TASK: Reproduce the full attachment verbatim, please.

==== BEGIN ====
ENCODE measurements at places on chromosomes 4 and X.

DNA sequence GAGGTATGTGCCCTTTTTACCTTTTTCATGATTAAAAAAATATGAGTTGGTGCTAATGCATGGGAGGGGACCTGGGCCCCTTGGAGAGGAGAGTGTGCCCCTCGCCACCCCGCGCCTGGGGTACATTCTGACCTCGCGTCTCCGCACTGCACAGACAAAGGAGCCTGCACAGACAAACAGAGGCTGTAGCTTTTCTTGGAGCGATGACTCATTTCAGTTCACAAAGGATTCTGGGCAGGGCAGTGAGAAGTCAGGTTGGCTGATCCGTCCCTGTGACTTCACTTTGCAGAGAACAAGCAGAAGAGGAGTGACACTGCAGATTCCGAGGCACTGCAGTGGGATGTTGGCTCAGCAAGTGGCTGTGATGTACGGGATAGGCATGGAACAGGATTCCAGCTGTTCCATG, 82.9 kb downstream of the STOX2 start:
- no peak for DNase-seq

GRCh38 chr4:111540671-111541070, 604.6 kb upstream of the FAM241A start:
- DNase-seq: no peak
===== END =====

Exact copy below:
ENCODE measurements at places on chromosomes 4 and X.

DNA sequence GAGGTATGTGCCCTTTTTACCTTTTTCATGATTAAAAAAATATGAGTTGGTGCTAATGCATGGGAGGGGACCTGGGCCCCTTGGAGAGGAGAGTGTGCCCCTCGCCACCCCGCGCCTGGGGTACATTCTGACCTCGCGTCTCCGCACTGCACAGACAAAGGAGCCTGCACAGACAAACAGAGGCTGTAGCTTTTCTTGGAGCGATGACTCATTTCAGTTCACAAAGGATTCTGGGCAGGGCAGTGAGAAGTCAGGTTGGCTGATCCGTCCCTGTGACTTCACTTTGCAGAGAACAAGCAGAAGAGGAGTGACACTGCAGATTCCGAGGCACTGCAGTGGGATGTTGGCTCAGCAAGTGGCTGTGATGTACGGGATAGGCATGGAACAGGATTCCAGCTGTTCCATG, 82.9 kb downstream of the STOX2 start:
- no peak for DNase-seq

GRCh38 chr4:111540671-111541070, 604.6 kb upstream of the FAM241A start:
- DNase-seq: no peak